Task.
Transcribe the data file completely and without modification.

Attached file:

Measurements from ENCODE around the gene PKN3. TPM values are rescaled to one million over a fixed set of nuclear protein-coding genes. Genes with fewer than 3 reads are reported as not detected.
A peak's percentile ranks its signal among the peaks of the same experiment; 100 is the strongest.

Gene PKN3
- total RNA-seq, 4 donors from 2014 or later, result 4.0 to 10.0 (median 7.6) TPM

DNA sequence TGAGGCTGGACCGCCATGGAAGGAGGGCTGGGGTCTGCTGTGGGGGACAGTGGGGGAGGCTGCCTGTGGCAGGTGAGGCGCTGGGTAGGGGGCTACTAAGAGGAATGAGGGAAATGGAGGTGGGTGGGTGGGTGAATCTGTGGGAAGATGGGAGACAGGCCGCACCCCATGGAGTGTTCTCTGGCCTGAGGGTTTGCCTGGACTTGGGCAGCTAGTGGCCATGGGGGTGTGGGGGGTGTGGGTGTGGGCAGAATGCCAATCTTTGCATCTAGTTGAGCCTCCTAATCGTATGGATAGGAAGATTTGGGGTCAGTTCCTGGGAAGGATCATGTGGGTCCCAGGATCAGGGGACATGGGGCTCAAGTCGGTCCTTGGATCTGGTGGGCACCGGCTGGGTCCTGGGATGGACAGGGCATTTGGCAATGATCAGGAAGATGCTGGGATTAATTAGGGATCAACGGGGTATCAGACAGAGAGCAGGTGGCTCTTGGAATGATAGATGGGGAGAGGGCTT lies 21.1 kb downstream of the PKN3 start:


Measurements from ENCODE around the gene PKN3. TPM values are rescaled to one million over a fixed set of nuclear protein-coding genes. Genes with fewer than 3 reads are reported as not detected.
A peak's percentile ranks its signal among the peaks of the same experiment; 100 is the strongest.

Gene PKN3
- total RNA-seq, 4 donors from 2014 or later, result 4.0 to 10.0 (median 7.6) TPM

DNA sequence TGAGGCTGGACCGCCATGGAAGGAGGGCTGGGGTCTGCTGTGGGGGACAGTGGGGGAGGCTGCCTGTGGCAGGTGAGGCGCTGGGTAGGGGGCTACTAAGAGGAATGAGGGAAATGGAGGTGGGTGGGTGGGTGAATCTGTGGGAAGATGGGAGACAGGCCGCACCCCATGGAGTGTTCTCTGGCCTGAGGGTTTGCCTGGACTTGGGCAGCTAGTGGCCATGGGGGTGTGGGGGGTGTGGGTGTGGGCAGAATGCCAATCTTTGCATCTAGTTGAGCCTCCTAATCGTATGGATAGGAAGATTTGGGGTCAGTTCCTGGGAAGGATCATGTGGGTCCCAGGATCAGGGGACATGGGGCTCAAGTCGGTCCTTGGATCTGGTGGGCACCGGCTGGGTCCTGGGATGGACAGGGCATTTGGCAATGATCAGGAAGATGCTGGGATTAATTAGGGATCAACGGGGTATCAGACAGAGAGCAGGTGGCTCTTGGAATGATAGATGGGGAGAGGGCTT lies 21.1 kb downstream of the PKN3 start: